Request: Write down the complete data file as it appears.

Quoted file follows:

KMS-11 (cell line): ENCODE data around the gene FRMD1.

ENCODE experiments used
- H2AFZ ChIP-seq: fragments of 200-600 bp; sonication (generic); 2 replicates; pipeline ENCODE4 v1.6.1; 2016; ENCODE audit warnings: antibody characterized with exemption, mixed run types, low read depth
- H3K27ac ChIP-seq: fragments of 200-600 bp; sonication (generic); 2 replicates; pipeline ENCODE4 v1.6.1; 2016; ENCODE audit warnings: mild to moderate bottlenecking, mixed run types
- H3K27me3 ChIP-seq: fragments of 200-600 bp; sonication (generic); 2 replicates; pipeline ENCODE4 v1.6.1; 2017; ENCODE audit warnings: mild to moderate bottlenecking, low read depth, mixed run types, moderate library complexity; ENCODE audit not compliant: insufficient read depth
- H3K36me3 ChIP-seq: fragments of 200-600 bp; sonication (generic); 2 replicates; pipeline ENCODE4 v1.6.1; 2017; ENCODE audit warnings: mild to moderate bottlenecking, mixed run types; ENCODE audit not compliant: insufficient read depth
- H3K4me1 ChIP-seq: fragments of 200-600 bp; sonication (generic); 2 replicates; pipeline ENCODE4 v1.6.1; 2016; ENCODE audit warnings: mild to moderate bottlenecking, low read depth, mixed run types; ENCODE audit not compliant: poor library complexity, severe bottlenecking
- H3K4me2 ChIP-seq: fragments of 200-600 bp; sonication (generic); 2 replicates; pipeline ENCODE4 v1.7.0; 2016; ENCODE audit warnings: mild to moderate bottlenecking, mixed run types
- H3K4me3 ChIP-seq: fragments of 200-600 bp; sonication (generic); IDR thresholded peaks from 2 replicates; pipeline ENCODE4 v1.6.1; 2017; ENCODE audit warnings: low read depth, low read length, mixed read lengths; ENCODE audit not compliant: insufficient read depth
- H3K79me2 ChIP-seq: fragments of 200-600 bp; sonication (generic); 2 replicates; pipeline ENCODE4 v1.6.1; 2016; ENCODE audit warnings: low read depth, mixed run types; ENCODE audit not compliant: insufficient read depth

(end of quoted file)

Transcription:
KMS-11 (cell line): ENCODE data around the gene FRMD1.

ENCODE experiments used
- H2AFZ ChIP-seq: fragments of 200-600 bp; sonication (generic); 2 replicates; pipeline ENCODE4 v1.6.1; 2016; ENCODE audit warnings: antibody characterized with exemption, mixed run types, low read depth
- H3K27ac ChIP-seq: fragments of 200-600 bp; sonication (generic); 2 replicates; pipeline ENCODE4 v1.6.1; 2016; ENCODE audit warnings: mild to moderate bottlenecking, mixed run types
- H3K27me3 ChIP-seq: fragments of 200-600 bp; sonication (generic); 2 replicates; pipeline ENCODE4 v1.6.1; 2017; ENCODE audit warnings: mild to moderate bottlenecking, low read depth, mixed run types, moderate library complexity; ENCODE audit not compliant: insufficient read depth
- H3K36me3 ChIP-seq: fragments of 200-600 bp; sonication (generic); 2 replicates; pipeline ENCODE4 v1.6.1; 2017; ENCODE audit warnings: mild to moderate bottlenecking, mixed run types; ENCODE audit not compliant: insufficient read depth
- H3K4me1 ChIP-seq: fragments of 200-600 bp; sonication (generic); 2 replicates; pipeline ENCODE4 v1.6.1; 2016; ENCODE audit warnings: mild to moderate bottlenecking, low read depth, mixed run types; ENCODE audit not compliant: poor library complexity, severe bottlenecking
- H3K4me2 ChIP-seq: fragments of 200-600 bp; sonication (generic); 2 replicates; pipeline ENCODE4 v1.7.0; 2016; ENCODE audit warnings: mild to moderate bottlenecking, mixed run types
- H3K4me3 ChIP-seq: fragments of 200-600 bp; sonication (generic); IDR thresholded peaks from 2 replicates; pipeline ENCODE4 v1.6.1; 2017; ENCODE audit warnings: low read depth, low read length, mixed read lengths; ENCODE audit not compliant: insufficient read depth
- H3K79me2 ChIP-seq: fragments of 200-600 bp; sonication (generic); 2 replicates; pipeline ENCODE4 v1.6.1; 2016; ENCODE audit warnings: low read depth, mixed run types; ENCODE audit not compliant: insufficient read depth